As a fun by-product you would completely eliminate the effect of large donors on the government. Lets see the Koch brothers or George Soros donate $1 Million dollars to ~1600 Congressmen every two years.
Once per period, all of Archie's constituents are surveyed to determine if they still like what he's doing. They can change registration at any time, but this is the most convenient time to do it.
If Archie drops below 1M at any time, he goes back to one vote. If he drops below 500K at a survey point, he's no longer a Representative.
So i realise why I like aspects of your proposal. Because it has a few of the principles of the Mixed-Member proportional  System mixed into it. I like MMP I really like it. I think that combined with a radical expansion of the number of representatives ( I think we should be closer to 100k then 500k, maybe as low as 50k ) would allow us to do many amazing things as a country. Also I would toss this wrinkle in. MMP is done at a state level and only state level political parties are recognized, and they are now official. They must follow rules to elect their leadership.
I think the right solution would be to allow the public to overturn laws. Let the House and Senate do their jobs, but enable an electronic voting system by which the public can automatically overturn any law that enough of the public feels is wrong at any time. This is a more balanced approach, and would also curtail the divisiveness that we see in our political system. The public wouldn't spend the time in between elections either pouting about or praising the results of the last election. Instead they could put their energy toward helping us craft a better country regardless of who is in office.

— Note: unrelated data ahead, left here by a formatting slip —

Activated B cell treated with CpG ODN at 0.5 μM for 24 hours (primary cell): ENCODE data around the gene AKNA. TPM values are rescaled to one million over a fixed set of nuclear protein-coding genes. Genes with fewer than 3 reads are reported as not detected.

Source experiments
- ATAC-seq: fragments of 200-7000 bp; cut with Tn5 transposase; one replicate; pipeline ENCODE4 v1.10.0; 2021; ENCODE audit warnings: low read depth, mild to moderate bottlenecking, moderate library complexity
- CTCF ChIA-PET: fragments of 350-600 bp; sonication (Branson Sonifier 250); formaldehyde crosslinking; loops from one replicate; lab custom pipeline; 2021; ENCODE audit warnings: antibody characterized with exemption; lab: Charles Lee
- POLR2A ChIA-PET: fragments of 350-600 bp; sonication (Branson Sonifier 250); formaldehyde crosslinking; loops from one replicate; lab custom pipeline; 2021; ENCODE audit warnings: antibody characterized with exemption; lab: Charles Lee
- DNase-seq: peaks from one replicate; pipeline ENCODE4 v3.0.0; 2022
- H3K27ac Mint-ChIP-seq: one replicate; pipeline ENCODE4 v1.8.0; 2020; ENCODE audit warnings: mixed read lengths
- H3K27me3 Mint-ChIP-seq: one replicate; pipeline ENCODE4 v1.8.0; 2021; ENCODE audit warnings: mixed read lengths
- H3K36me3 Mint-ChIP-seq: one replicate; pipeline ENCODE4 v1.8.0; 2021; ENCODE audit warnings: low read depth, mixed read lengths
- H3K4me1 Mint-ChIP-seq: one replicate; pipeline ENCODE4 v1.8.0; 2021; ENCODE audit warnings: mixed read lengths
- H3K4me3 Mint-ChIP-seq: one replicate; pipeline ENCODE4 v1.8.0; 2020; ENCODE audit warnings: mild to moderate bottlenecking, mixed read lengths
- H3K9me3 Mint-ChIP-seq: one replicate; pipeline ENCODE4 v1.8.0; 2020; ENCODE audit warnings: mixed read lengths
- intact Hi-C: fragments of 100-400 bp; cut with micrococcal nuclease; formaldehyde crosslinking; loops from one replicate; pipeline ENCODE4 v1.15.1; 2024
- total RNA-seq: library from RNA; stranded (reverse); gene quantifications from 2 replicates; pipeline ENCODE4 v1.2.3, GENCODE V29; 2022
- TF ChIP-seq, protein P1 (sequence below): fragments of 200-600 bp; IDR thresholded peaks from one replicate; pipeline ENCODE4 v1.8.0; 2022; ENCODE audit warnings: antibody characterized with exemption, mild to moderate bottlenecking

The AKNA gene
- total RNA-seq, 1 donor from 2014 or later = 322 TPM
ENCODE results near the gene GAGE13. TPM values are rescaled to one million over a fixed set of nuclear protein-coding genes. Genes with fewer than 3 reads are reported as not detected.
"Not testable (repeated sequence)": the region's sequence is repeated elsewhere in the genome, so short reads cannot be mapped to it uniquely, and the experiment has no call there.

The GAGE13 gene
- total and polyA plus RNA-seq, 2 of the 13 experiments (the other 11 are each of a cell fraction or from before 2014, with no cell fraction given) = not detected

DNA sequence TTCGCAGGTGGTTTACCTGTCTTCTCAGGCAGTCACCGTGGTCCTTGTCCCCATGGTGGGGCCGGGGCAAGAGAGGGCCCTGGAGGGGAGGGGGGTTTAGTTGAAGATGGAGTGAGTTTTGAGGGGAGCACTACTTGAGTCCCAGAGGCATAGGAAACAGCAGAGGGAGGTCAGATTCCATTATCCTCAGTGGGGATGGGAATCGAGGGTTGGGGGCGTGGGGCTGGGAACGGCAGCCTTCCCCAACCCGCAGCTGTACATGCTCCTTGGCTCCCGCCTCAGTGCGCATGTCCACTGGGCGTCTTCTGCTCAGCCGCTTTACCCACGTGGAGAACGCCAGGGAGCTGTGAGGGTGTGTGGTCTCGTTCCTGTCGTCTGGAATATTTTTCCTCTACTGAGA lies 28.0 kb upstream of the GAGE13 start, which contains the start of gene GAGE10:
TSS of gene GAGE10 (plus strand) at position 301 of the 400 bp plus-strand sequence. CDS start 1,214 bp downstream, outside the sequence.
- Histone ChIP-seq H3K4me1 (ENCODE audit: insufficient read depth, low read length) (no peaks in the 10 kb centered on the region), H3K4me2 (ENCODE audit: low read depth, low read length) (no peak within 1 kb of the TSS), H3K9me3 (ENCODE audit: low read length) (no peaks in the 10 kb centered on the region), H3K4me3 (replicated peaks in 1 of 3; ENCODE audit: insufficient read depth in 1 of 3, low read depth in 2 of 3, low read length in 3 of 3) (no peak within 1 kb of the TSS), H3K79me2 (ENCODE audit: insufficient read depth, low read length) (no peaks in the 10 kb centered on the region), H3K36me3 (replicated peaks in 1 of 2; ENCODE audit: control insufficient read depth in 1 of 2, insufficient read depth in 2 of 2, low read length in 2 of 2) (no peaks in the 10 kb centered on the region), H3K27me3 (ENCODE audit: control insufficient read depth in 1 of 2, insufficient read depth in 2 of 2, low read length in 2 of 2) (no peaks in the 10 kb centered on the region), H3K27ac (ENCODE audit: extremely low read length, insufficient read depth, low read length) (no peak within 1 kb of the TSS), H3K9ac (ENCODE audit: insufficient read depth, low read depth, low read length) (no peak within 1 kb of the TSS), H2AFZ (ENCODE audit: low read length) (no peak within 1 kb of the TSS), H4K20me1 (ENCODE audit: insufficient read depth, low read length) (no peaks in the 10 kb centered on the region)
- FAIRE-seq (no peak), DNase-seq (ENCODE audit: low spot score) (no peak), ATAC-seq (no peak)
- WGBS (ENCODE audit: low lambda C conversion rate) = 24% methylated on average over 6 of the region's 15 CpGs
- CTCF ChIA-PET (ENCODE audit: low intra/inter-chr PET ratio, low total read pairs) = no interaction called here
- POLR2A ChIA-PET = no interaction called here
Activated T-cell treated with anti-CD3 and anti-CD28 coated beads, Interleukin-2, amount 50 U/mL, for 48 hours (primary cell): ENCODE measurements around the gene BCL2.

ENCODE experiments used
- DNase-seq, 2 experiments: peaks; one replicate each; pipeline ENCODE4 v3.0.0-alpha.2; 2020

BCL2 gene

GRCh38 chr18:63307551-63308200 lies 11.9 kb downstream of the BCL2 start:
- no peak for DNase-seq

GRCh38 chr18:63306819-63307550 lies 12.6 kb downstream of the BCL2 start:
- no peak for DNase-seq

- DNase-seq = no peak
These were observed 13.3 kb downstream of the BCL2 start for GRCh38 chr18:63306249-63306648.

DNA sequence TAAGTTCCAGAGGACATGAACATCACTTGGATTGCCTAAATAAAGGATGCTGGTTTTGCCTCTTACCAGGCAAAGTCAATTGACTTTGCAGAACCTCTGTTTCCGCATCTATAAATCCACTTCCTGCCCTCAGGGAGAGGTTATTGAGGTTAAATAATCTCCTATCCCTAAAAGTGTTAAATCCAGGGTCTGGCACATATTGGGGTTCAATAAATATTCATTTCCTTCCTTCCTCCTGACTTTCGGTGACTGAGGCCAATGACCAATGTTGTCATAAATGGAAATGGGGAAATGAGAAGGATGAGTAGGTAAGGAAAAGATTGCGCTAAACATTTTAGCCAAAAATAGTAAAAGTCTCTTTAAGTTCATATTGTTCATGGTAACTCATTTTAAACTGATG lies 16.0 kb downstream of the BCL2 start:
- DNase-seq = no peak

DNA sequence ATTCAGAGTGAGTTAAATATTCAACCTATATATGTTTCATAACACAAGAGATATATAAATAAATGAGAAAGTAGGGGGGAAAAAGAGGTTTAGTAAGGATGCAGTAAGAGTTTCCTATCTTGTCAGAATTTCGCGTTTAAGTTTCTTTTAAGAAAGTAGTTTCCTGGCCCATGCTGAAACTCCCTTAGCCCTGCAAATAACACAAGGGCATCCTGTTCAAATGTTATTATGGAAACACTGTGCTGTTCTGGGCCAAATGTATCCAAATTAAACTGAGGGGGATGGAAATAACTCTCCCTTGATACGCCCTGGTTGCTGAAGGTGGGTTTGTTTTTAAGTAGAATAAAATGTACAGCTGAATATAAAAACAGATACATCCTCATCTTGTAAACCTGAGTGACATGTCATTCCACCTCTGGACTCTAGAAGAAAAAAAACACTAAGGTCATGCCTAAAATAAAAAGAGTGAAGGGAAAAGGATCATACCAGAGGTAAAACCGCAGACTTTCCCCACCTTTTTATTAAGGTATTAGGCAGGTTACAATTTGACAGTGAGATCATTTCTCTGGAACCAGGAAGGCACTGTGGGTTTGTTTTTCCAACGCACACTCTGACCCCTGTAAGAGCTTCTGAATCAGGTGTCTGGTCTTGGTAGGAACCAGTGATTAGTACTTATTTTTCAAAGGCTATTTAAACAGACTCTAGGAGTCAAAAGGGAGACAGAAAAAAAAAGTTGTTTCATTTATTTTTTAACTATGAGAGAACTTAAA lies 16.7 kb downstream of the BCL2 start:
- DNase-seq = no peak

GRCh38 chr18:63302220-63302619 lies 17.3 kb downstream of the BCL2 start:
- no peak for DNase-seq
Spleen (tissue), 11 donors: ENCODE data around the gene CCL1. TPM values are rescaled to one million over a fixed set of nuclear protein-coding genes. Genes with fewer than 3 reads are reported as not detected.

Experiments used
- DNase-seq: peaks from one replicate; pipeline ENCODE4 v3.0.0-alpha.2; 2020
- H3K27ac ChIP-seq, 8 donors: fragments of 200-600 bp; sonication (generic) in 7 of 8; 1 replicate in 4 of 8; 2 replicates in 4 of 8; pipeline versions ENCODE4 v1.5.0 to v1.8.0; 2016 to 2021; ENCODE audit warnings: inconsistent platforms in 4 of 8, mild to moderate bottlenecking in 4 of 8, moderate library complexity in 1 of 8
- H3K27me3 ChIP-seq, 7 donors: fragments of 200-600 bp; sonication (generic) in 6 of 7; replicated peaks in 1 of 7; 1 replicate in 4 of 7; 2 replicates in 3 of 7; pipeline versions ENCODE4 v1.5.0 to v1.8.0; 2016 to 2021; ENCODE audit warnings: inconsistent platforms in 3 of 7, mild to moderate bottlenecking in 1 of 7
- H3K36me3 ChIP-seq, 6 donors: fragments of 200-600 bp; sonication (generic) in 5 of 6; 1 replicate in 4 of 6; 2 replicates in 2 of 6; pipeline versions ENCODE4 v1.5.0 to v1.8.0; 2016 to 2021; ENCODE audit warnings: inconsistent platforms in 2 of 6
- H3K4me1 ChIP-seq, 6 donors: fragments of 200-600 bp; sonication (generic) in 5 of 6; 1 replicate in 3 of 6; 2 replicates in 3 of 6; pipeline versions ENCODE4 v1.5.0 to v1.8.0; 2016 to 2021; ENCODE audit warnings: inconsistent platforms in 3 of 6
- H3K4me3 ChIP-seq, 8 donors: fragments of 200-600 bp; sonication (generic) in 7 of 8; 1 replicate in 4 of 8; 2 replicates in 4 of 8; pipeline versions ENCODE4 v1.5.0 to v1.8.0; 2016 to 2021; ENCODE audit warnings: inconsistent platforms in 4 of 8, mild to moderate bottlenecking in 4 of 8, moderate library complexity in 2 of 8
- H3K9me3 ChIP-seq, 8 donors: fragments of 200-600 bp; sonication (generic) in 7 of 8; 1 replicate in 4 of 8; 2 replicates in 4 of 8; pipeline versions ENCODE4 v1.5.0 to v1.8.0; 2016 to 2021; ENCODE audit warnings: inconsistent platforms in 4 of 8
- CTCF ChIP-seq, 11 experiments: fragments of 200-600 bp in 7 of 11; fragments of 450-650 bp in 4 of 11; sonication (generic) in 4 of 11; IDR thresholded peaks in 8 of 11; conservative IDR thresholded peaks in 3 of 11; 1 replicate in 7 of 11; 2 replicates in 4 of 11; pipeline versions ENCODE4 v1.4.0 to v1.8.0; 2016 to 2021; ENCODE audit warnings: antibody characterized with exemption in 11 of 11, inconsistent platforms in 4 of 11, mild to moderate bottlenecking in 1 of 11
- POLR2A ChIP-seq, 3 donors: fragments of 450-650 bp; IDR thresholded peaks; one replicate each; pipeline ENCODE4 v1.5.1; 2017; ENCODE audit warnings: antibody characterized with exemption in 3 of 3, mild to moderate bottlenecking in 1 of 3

We already have governmental overhead of 1 person on public payroll for every 6 people. I figure you could easily have 1 direct representative per 1,000 people if you change the system to an elector tree like the old US Senate rather than direct voting for too many positions.
Also, +1 for username 😉
I mentioned this. The senators are still one of the largest divergent points from public interests that are direct elected. I'm all for abolishing the 17th amendment amongst other things (I disagree with the policy of 2 senators per state in principle anyway).
> No state senator would pass such mandates laws and vote to limit their state governments if the senators had to answer to and were elected by the state legislatures. Each state can elect their senators as they see fit.
I wish we could have unified state congresses that directly elected all federal representatives from within their own ranks. The citizenry shouldn't even be involved in the fed, which shouldn't be nearly as large as it is. They should be involved locally, and their local choices should influence larger groups through representation. The way republics are supposed to work.
Granted, your proposal does address a lot of things, but this is something that would need to be addressed. Thoughts?
I think that's more than a tad optimistic. If you quadruple the number of seats you also shrink the size of each district. With smaller districts the costs of campaigning would likely shrink, as would the amount each individual Congressman would need to raise.